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CHAPTER 10 E VOLUTIONARY C OMPUTATION II : G ENERAL M ETHODS AND T HEORYPowerPoint Presentation

CHAPTER 10 E VOLUTIONARY C OMPUTATION II : G ENERAL M ETHODS AND T HEORY

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### CHAPTER 10EVOLUTIONARYCOMPUTATIONII: GENERAL METHODS AND THEORY

Slides for Introduction to Stochastic Search and Optimization (ISSO)by J. C. Spall

Organization of chapter in ISSO

Introduction

Evolution strategy and evolutionary programming; comparisons with GAs

Schema theory for GAs

What makes a problem hard?

Convergence theory

No free lunch theorems

Methods of EC

- Genetic algorithms (GAs), evolution strategy (ES), and evolutionary programming (EP) are most common EC methods
- Many modern EC implementations borrow aspects from one or more EC methods
- Generally: ES generally for function optimization; EP for AI applications such as automatic programming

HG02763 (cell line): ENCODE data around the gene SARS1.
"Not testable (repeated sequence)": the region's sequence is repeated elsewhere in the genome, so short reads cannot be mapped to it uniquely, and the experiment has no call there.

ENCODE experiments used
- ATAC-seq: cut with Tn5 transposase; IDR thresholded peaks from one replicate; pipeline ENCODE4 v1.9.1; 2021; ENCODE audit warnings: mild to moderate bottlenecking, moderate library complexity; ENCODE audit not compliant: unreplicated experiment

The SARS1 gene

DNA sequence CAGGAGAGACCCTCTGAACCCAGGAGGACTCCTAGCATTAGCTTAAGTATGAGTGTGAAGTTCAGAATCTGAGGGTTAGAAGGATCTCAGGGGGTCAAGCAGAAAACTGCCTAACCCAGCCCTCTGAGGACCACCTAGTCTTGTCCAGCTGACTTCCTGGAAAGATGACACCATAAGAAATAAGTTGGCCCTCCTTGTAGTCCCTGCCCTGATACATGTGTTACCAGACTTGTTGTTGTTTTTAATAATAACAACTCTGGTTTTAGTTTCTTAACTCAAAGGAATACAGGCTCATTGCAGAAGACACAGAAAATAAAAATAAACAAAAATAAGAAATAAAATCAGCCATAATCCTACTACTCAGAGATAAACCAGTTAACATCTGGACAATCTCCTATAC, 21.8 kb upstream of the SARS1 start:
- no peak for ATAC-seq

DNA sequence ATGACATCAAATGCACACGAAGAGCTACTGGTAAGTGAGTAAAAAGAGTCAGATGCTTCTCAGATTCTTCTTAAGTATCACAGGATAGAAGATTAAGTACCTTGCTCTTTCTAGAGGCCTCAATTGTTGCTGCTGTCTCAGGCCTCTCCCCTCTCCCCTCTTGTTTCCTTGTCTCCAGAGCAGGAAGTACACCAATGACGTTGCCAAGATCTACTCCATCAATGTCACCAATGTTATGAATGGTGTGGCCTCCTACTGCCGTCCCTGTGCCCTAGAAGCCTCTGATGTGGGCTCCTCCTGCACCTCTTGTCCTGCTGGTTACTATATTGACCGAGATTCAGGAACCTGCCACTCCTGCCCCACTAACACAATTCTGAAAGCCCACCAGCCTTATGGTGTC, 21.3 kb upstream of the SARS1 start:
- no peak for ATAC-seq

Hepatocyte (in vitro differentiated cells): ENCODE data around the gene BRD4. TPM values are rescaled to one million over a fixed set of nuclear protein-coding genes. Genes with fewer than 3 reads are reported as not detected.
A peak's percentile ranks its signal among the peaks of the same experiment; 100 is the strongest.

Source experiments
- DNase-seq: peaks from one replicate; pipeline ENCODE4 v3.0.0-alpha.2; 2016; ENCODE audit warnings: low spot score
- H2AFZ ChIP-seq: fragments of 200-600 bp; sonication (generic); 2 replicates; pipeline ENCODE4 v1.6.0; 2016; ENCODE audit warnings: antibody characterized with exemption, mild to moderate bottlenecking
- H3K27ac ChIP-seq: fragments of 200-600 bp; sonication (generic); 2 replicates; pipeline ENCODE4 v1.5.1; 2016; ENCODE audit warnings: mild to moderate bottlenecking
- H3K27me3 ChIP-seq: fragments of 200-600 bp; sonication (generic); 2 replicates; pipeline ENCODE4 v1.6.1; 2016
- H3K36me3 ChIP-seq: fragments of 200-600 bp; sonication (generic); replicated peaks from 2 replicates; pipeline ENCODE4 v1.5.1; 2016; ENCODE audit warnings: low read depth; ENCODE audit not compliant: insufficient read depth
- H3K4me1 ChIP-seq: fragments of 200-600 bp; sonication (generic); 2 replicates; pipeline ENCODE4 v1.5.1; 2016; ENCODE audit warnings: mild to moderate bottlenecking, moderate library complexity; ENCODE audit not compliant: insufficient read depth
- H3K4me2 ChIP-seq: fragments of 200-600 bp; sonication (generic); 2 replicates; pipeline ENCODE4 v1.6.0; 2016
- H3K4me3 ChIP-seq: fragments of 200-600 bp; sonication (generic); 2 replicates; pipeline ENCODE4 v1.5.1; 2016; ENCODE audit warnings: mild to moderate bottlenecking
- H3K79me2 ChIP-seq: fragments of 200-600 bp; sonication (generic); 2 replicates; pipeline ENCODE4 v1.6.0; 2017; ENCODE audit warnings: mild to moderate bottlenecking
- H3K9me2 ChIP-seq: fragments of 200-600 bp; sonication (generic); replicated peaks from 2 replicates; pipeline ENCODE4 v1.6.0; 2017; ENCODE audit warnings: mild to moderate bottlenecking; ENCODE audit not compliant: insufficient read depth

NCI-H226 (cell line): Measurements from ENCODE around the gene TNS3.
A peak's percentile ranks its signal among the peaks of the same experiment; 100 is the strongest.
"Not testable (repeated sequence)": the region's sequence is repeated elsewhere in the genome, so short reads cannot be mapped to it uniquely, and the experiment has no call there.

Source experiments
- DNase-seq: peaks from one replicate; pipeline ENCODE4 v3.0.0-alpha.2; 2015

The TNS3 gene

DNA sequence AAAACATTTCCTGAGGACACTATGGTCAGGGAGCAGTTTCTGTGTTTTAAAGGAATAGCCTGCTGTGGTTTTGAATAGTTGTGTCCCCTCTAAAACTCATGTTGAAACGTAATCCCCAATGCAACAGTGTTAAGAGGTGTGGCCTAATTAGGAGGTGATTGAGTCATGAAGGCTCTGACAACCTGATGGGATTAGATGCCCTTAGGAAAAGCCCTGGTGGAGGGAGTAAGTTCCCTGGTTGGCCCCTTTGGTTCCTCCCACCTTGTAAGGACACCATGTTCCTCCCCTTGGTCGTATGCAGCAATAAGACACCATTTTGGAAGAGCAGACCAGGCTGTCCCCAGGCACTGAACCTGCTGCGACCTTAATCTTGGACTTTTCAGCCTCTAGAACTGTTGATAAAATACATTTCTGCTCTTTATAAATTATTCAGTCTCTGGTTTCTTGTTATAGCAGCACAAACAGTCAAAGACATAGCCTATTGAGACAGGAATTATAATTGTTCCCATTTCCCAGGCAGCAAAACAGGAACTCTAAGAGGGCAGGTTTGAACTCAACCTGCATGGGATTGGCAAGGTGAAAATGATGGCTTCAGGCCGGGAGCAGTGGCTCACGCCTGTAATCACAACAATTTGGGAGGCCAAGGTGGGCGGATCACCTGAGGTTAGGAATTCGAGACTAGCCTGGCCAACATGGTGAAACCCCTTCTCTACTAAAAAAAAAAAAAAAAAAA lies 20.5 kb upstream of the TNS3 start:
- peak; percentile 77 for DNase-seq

ES Algorithm with Noise-Free Loss Measurements

Step 0 (initialization)Randomly or deterministically generate initial population of N values of and evaluate L for each of the values.

Step 1 (offspring)Generate offspring from current population of N candidate values such that all values satisfy direct or indirect constraints on .

Step 2 (selection)For (N+)-ES, select N best values from combined population of Noriginal values plus offspring; for (N,)-ES, select N best values from population of > N offspring only.

Step 3 (repeat or terminate) Repeat steps 1 and 2 or terminate.

Schema Theory for GAs

- Key innovation in Holland (1975) is a form of theoretical foundation for GAs based on schemas
- Represents first attempt at serious theoretical analysis
- But not entirely successful, as “leap of faith” required to relate schema theory to actual convergence of GA

- “GAs work by discovering, emphasizing, and recombining good ‘building blocks’ of solutions in a highly parallel fashion.” (Melanie Mitchell, An Introduction to Genetic Algorithms [p. 27], 1996, paraphrasing John Holland)
- Statement above more intuitive than formal
- Notion of building block is characterized via schemas
- Schemas are propagated or destroyed according to the laws of probability

Schema Theory for GAs

- Schema is template for chromosomes in GAs
- Example: [* 1 0 * * * * 1], where the * symbol represents a don’t care (or free) element
- [11001101] is specific instance of this schema

- Schemas sometimes called building blocks of GAs
- Two fundamental results: Schema theorem and implicit parallelism